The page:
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How Many BTU’s Do I Need For My Camping Stove?

If you’ve checked out camping stoves you’ve probably seen the term BTU (British Thermal Unit) tossed around. When I first started camping I looked at those terms and had no idea what they meant.

Does the BTU output of a camp stove actually matter? How many BTUs do I need for a camping stove? Let us simplify this for you.

What Does BTU Mean?

BTU is the abbreviation for the term “British Thermal Unit”. It’s the American measurement for the amount of energy released as you burn 1 match.

So that means a 20,000 BTU stove would be the equivalent of burning 20,000 matches at a central point(that doesn’t really help). For reference, your gas stove at home is usually 10,000 BTU per burner.

Is a Higher BTU Stove Better?

Generally speaking, higher BTU stoves heat up your frying pan/pot faster than lower BTU options. Going with a 20,000-30,000 BTU propane burner is great when cooking in a massive stockpot, but it’s overkill for the average camper.

Most people are used to a standard 10,000 BTU stove so they almost always scorch their dinner when using high BTU stoves. You end up with a nasty black on the outside raw on the inside meal.

How Many BTUs Should a Camping Stove Be?

As a quick example, check out the Coleman Double Burner Gas Camping Stove(On Amazon). This is by far the most popular camping stove on the market. Head down to your local flea market and I guarantee you’ll see a Coleman double burner for like 5-10 bucks. It’s crazy how many of these stoves I’ve seen over the years.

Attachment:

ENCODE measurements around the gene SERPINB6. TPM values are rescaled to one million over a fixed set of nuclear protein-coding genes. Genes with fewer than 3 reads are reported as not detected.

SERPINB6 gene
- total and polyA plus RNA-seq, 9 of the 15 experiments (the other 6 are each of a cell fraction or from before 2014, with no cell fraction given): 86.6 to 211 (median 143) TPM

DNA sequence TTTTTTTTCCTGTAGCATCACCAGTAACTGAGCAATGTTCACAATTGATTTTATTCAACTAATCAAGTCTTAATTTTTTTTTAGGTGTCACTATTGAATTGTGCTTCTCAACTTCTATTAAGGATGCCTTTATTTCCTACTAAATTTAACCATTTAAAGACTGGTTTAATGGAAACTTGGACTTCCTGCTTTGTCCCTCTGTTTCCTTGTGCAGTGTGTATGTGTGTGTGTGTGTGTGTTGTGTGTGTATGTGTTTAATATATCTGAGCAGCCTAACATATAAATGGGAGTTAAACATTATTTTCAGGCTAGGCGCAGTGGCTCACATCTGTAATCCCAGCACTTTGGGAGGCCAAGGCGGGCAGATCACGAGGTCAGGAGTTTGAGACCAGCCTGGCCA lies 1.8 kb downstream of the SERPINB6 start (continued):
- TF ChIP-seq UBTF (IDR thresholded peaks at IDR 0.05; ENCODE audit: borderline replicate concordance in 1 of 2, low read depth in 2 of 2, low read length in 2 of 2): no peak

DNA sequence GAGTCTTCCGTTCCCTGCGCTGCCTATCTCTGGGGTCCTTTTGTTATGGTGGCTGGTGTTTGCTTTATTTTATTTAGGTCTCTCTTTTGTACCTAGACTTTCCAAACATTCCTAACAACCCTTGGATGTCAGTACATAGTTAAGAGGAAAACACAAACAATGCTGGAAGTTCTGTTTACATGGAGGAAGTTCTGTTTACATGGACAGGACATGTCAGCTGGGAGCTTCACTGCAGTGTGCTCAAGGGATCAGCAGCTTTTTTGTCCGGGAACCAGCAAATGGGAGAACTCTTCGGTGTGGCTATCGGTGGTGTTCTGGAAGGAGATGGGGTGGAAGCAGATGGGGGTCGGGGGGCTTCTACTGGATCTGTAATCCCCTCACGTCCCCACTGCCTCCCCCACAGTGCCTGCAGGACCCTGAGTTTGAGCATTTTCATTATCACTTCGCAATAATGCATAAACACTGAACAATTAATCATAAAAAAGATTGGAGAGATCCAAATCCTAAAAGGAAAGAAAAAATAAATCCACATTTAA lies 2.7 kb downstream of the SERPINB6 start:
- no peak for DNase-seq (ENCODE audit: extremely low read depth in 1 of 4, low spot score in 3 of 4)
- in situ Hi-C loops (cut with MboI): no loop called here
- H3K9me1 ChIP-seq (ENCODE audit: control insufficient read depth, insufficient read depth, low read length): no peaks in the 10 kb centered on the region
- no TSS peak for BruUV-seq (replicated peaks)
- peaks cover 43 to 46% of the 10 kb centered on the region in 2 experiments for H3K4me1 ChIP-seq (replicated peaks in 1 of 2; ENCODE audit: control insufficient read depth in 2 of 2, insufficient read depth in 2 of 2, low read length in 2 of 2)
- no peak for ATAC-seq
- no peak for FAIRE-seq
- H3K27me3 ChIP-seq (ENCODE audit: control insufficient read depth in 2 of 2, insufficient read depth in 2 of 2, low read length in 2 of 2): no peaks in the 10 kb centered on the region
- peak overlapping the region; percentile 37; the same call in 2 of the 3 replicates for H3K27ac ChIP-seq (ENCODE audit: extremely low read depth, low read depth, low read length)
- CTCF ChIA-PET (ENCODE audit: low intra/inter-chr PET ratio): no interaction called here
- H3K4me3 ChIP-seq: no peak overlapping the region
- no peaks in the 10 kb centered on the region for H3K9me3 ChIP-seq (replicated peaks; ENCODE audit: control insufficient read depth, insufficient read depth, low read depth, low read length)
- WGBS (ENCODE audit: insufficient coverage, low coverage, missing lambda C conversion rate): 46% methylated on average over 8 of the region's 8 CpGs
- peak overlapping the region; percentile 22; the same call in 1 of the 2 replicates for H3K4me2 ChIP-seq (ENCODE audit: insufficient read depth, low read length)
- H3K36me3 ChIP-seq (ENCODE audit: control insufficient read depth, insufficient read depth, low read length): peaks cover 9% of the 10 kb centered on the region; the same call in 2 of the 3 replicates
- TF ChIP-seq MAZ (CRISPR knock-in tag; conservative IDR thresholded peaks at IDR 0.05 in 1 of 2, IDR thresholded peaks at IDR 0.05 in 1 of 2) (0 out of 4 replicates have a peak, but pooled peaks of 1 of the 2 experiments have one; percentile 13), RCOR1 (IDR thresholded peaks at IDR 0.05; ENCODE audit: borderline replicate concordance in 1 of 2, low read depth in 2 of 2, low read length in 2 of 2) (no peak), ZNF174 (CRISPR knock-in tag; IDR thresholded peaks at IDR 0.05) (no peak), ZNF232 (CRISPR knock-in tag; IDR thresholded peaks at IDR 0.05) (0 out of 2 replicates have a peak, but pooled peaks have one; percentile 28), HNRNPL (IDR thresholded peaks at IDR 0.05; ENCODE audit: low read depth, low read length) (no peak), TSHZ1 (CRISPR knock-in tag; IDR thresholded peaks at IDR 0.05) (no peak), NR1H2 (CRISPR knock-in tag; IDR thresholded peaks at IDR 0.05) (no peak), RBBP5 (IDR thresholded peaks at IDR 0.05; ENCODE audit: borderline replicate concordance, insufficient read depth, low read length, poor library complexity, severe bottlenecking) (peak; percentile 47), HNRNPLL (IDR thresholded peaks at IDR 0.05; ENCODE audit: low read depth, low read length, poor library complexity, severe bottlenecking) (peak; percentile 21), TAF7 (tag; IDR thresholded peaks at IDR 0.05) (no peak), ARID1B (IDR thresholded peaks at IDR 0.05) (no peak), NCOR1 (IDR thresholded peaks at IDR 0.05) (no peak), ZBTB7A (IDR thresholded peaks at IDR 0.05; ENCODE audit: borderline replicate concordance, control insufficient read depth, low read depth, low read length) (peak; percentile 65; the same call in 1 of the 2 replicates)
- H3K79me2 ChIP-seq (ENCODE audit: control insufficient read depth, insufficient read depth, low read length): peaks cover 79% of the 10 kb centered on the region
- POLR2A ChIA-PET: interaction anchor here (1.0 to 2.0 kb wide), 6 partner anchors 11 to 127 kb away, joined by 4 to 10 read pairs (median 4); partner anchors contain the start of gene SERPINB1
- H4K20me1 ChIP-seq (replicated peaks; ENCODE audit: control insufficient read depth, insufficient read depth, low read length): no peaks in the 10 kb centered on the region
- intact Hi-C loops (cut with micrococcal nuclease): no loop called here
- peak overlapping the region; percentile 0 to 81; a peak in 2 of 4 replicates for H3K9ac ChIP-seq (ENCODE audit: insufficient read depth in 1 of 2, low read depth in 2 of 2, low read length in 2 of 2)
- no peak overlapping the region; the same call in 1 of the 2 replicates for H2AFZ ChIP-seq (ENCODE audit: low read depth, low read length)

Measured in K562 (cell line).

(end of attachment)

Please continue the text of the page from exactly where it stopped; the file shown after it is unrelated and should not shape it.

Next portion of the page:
Unsurprisingly, Coleman labels this stove as having 20,000 total BTUs. That’s 10,000 BTU per burner so it’s just like cooking on your oven at home.

For basic outdoor cooking and small families you should stick to a single burner 10,000 BTU Stove. When you have large gatherings consider adding a few more heating elements. Generally speaking, most families won’t need more than a 20,000 BTU propane double burner camping stove(On Amazon).

How Many BTUs for Backpacking Stoves?

Compact and ultralight backpacking stoves rarely list BTUs on the package. Honestly, it doesn’t matter all that much since you’ll only be doing light cooking on the trail.

You really can’t go wrong with an MSR Pocket Rocket(On Amazon). It’s a lightweight stove, weighing only 2.6oz and it’s the perfect size for backpacking. After calling up MSR I found out this backpacking stove is approximately 8500 BTUs under normal operating conditions. That’s just a little bit lower than your stove at home.

You might want to check out my post on different backpacking fuel types.

What About High BTU Camping Stoves?

Most people will never actually need a stove that goes above 20,000 BTUs. The only time you might want to consider a high BTU stove is if you’re cooking for a massive group.

Companies like Camp Chef are building double burner stoves that push out 60,000 BTU(30,000 per burner). That’s a lot of power for the price(On Amazon). These stoves give off a whole lot of heat and have a large enough surface area to cook a ton of food.

Just last summer I had to cook a large batch of soup for a reverse raffle. With 2 massive stockpots and my 60,000 BTU Double Burner Stove (On Amazon) I was able to cook for a 150+ person crowd. I really hope my wife doesn’t volunteer to cook again next year.

These high BTU stoves are also nice for homebrewing and quickly heating up large cast-iron frying pans. Just be careful when choosing pans for a propane stove. I’ve burnt out the bottom of quite a few frying pans over the years. Now I just stick to my heavy duty cast iron pans and large bayou classic stockpots(On Amazon).